FIFA member Mohamed Bin Hammam refused to speak to investigators or provide his bank records during the probe into allegations he paid cash gifts to Caribbean football officials, according to a report to FIFA's ethics committee.
The report, by Freeh Group International (FGI) Europe - the private investigative agency owned by ex-FBI chief Louis Freeh - concludes that while there is "no direct evidence" linking Bin Hammam to the offer or payment of cash there is "compelling circumstantial evidence" that the 62-year-old Qatari was the source of the money. Bin Hammam, a FIFA executive committee member and president of the Asian Football Confederation, has been suspended since May 29 on charges of bribery. He denies any wrongdoing.
The Freeh report, a copy of which has been seen by the Press Association, states: "Through his legal counsel, Mr Bin Hammam refused to speak with Investigative Counsel working for the FIFA ethics committee, but expressed his willingness to co-operate with and appear before the FIFA ethics committee.
"Also through his legal counsel, Mr Bin Hammam provided some documents, but refused to provide his banking records for review and said that requested telephone records do not exist. The lone banking record provided was proof of a wire transfer from Mr Bin Hammam to the CFU on April 28, 2011, in the amount of 363,557.98 US dollars."
That sum was to cover the cost of the Caribbean Football Union (CFU) delegates' travel and accommodation to a special meeting in Trinidad, which Bin Hammam had agreed to pay.
Seven associations from the CFU have told investigators they were offered or accepted cash gifts of 40,000 US dollars in a room in the Hyatt Regency hotel on May 10 after Bin Hammam had made a presentation about his campaign to be FIFA president.
A witness from an eighth association said he avoided entering the room once he learned that cash was being offered there. A witness from a ninth association, Aruba, did not enter the room and expected a subsequent wire transfer of funds.
The Freeh report will be the basis for next week's FIFA ethics committee hearing involving Bin Hammam and two officials from the CFU, Debbie Minguell and Jason Sylvester.
Jack Warner, the FIFA vice-president who was charged along with Bin Hammam, will not face the ethics committee after FIFA dropped the investigation into him following his resignation from football activities.
Neither Warner nor Bin Hammam, nor Minguell and Sylvester, co-operated with the investigation, according to the inquiry team.
The Freeh report says witnesses stated Warner told the 25 CFU associations on May 11 that Bin Hammam had provided the cash gifts.
"Several witnesses advised that Mr Warner stated that the cash had originated with Mr Bin Hammam and the cash was given to them at Mr Warner's suggestion, instead of a more formal gift, such as silver or a plate," says the report.
It continues: "There is no direct evidence linking Mr Bin Hammam to the offer or payment of money to the attendees of the Trinidad and Tobago meeting.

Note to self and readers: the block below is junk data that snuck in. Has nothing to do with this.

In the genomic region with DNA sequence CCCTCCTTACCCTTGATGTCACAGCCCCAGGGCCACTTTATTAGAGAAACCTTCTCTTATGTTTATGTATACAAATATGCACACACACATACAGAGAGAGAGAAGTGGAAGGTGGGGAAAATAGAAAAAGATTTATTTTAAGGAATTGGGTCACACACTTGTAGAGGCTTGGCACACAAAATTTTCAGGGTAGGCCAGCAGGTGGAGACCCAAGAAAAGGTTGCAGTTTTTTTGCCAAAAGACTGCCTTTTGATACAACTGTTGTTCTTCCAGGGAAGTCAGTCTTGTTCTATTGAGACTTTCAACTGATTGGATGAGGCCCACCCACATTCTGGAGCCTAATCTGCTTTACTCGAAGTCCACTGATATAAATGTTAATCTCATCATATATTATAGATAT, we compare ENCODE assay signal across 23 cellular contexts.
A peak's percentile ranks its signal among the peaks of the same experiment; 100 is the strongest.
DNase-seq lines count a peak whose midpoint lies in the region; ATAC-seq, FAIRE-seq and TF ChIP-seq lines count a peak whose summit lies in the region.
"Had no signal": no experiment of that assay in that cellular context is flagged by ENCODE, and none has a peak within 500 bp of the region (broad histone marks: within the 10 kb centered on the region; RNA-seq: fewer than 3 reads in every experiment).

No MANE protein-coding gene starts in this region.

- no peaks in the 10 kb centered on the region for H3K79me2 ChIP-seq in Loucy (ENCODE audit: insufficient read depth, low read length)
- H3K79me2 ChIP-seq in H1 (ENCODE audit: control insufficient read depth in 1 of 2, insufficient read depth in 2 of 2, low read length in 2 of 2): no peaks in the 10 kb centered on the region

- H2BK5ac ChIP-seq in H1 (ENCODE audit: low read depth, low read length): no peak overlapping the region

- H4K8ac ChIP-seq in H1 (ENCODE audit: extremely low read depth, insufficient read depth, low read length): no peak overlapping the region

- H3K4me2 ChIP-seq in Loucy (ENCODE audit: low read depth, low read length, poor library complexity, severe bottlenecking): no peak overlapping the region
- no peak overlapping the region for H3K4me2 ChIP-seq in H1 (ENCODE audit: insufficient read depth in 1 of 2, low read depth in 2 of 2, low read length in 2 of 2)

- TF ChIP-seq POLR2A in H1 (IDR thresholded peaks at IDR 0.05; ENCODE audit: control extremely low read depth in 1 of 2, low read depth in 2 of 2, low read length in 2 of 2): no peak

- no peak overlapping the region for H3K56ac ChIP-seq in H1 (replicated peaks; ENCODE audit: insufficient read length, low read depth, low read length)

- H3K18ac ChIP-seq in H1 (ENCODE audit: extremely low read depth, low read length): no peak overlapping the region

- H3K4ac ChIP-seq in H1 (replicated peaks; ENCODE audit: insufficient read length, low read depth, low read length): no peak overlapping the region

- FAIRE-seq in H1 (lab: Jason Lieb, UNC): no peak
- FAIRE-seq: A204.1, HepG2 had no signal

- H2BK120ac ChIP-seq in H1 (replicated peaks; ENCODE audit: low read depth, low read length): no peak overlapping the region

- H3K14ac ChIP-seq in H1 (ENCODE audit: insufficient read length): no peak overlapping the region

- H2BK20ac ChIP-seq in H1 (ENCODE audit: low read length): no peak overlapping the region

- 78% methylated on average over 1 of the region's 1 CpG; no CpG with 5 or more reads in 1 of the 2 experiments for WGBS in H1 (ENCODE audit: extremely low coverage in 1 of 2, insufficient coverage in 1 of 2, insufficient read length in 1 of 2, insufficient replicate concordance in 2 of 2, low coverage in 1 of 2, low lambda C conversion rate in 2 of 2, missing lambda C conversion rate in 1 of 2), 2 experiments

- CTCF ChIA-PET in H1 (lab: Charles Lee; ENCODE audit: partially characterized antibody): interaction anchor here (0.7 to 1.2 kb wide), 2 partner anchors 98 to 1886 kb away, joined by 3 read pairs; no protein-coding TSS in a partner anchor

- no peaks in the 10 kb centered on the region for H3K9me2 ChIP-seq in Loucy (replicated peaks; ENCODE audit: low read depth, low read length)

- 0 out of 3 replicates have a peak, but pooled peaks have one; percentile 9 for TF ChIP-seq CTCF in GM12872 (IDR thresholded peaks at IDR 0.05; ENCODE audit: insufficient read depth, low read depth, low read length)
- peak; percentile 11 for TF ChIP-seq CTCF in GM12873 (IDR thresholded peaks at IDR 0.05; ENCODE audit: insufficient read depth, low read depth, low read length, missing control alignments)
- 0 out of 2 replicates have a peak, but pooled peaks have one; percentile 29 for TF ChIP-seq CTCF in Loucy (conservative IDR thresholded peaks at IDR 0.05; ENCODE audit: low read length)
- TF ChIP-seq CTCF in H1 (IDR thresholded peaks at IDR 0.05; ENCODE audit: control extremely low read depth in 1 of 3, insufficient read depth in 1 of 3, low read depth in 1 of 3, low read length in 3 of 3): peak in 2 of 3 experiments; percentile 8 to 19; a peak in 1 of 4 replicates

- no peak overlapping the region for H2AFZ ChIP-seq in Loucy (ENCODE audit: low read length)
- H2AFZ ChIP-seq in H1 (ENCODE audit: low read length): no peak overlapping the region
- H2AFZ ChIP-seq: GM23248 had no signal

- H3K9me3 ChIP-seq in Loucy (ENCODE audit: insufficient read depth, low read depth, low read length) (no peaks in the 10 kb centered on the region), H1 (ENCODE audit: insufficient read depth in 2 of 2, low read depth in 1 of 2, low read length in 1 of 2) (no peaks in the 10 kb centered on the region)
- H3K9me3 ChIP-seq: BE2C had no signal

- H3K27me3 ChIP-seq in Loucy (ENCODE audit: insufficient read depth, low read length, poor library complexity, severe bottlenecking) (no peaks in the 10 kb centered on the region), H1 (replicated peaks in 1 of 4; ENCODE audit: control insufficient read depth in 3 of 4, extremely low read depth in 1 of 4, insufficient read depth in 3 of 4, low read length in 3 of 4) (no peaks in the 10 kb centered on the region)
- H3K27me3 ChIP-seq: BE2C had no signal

"However, there is compelling circumstantial evidence, including statements attributed to Mr Warner, to suggest that the money did originate with Mr Bin Hammam and was distributed by Mr Warner's subordinates as a means of demonstrating Mr Warner's largesse. "Indeed, the funds were offered to attendees shortly after Mr Bin Hammam's campaign speech."
The Freeh report says FIFA should consider charging CFU general secretary Angenie Kanhai after she provided a letter to the Puerto Rican association "explaining the purpose of the cash, so that the attendee could provide an explanation about the origin of the cash to Customs and to the bank". That letter has been sent to the FIFA ethics committee as evidence.
The report also raised questions about Simpaul Travel, a travel agency connected to the Warner family, being used to provide the transport and accommodation for the CFU delegates.
"The involvement of Simpaul Travel in the logistics of the Trinidad and Tobago conference raises the issue of whether Mr Warner may have been the beneficiary of related parties' transactions," says the report.
Chuck Blazer, the FIFA member from the United States who first blew the whistle on the scandal, told the investigators that he discussed the 360,000 US dollar cost of the Trinidad conference with Angenie Kanhai.
The report states: "According to Mr Blazer, Ms Kanhai said that she had developed the budget and then 'doubled the budget at Jack's request'."
The evidence accompanying the report also includes a copy of the sheet on which Louis Giskus, the president of the Surinam FA, wrote down the serial numbers of the bills he received in Trinidad.
Surinam and Puerto Rico still have the money in their accounts while they wait for instructions on what to do with it.
The Grenada Football Federation have already spent all but 1,000 dollars of the 40,000 dollars they received, investigators were told.
Bin Hammam did not respond to the Press Association when invited to comment.Reuse content